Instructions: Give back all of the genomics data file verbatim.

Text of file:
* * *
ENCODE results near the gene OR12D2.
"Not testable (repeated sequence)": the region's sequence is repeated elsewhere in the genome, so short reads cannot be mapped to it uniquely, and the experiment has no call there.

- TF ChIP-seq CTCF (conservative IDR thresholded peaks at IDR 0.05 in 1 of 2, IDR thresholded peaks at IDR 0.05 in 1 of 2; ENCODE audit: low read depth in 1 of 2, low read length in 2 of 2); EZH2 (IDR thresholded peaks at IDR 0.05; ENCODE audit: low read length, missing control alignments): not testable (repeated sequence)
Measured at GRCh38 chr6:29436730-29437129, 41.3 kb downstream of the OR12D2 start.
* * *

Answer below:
ENCODE results near the gene OR12D2.
"Not testable (repeated sequence)": the region's sequence is repeated elsewhere in the genome, so short reads cannot be mapped to it uniquely, and the experiment has no call there.

- TF ChIP-seq CTCF (conservative IDR thresholded peaks at IDR 0.05 in 1 of 2, IDR thresholded peaks at IDR 0.05 in 1 of 2; ENCODE audit: low read depth in 1 of 2, low read length in 2 of 2); EZH2 (IDR thresholded peaks at IDR 0.05; ENCODE audit: low read length, missing control alignments): not testable (repeated sequence)
Measured at GRCh38 chr6:29436730-29437129, 41.3 kb downstream of the OR12D2 start.